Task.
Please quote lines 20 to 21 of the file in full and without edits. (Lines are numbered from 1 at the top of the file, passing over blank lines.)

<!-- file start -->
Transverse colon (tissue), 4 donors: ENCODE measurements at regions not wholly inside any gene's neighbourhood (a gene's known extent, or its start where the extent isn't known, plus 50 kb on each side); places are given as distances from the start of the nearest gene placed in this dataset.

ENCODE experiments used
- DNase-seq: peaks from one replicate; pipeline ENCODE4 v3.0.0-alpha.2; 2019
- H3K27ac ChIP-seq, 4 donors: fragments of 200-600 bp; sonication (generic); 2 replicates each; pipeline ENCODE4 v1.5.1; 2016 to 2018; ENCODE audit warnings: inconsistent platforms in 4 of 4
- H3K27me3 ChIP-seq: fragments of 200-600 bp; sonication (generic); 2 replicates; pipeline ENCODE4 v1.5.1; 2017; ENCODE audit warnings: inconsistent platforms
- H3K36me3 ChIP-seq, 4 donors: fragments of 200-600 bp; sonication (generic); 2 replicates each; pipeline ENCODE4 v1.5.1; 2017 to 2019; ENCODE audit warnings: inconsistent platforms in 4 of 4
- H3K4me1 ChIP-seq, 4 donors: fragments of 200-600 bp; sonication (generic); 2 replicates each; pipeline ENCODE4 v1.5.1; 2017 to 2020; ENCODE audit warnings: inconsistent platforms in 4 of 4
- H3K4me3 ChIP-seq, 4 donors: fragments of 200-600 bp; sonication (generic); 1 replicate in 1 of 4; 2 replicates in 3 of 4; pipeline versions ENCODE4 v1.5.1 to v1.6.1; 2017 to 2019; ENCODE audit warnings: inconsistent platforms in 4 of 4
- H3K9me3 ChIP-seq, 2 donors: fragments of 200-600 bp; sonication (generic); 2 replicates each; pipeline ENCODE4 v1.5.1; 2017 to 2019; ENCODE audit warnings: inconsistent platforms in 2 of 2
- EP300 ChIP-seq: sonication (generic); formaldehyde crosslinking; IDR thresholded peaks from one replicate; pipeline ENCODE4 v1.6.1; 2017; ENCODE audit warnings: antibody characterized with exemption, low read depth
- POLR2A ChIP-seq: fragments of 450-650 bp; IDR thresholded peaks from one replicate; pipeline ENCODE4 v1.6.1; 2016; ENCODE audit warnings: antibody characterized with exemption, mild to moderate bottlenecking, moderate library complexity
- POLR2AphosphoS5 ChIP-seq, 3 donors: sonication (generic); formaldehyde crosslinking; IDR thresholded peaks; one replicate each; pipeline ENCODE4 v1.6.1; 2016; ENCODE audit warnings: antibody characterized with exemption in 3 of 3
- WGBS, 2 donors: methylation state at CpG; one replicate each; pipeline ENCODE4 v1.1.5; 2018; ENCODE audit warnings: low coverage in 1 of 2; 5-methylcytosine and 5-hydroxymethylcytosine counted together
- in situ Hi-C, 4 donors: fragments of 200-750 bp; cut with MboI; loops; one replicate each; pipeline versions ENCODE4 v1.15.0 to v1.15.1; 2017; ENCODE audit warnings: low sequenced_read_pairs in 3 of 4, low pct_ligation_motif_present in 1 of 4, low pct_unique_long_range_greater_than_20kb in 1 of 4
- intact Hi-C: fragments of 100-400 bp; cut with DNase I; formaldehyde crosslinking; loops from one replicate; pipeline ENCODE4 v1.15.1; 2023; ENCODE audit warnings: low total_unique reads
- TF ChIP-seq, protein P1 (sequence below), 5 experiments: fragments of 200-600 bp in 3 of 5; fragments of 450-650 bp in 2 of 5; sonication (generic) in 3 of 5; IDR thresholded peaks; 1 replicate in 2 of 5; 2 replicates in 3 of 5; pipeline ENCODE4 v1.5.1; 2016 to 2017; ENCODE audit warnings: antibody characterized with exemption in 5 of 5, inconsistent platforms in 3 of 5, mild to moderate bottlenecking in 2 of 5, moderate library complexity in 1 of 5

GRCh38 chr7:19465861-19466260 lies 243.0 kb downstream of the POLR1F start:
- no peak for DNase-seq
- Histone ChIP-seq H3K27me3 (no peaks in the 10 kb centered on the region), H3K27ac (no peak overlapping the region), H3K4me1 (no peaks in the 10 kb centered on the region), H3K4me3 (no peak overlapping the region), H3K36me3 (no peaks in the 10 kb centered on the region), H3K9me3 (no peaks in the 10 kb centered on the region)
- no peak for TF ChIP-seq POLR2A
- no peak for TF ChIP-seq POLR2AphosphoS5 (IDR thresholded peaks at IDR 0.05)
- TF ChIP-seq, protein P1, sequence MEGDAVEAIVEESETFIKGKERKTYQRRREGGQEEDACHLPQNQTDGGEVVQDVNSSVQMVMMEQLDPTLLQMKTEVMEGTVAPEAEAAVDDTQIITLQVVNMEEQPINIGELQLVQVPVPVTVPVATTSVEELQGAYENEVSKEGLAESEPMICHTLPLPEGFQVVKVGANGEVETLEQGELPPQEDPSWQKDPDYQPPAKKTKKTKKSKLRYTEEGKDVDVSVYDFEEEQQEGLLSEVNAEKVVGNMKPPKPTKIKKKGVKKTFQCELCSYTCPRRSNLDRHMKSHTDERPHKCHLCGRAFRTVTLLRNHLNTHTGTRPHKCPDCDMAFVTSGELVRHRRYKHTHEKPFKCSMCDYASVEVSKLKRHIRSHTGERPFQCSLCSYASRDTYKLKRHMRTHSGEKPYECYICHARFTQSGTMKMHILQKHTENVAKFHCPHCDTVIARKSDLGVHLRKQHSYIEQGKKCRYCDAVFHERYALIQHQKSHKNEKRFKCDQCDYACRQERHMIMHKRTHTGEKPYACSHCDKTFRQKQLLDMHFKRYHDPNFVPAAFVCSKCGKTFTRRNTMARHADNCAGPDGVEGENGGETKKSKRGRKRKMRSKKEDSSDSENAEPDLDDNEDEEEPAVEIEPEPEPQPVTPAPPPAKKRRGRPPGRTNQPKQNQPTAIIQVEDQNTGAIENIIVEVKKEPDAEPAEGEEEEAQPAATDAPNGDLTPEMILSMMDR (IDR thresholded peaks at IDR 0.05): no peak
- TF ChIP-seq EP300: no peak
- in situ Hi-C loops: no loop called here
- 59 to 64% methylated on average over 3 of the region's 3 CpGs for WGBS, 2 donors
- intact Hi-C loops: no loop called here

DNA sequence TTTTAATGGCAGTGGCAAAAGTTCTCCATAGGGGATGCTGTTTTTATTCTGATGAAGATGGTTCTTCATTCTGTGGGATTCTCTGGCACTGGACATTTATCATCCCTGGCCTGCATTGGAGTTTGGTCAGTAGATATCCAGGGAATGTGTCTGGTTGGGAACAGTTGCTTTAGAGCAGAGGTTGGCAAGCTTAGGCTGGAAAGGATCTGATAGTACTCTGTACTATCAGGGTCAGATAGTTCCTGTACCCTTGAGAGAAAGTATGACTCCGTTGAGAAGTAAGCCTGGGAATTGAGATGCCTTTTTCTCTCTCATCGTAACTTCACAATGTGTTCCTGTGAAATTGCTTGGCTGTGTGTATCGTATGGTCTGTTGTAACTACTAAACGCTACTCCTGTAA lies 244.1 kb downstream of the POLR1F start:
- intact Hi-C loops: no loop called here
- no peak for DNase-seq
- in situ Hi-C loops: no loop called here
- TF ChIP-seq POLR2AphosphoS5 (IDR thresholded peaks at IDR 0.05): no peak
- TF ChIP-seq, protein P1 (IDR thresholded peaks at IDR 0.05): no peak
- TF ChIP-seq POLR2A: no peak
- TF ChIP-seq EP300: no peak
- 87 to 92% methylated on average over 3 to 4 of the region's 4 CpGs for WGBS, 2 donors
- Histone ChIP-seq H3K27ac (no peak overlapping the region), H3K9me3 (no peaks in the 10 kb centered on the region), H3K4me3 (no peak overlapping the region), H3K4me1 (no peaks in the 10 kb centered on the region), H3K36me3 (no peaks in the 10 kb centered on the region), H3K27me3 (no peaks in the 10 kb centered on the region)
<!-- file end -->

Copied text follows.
- no peak for TF ChIP-seq POLR2A
- no peak for TF ChIP-seq POLR2AphosphoS5 (IDR thresholded peaks at IDR 0.05)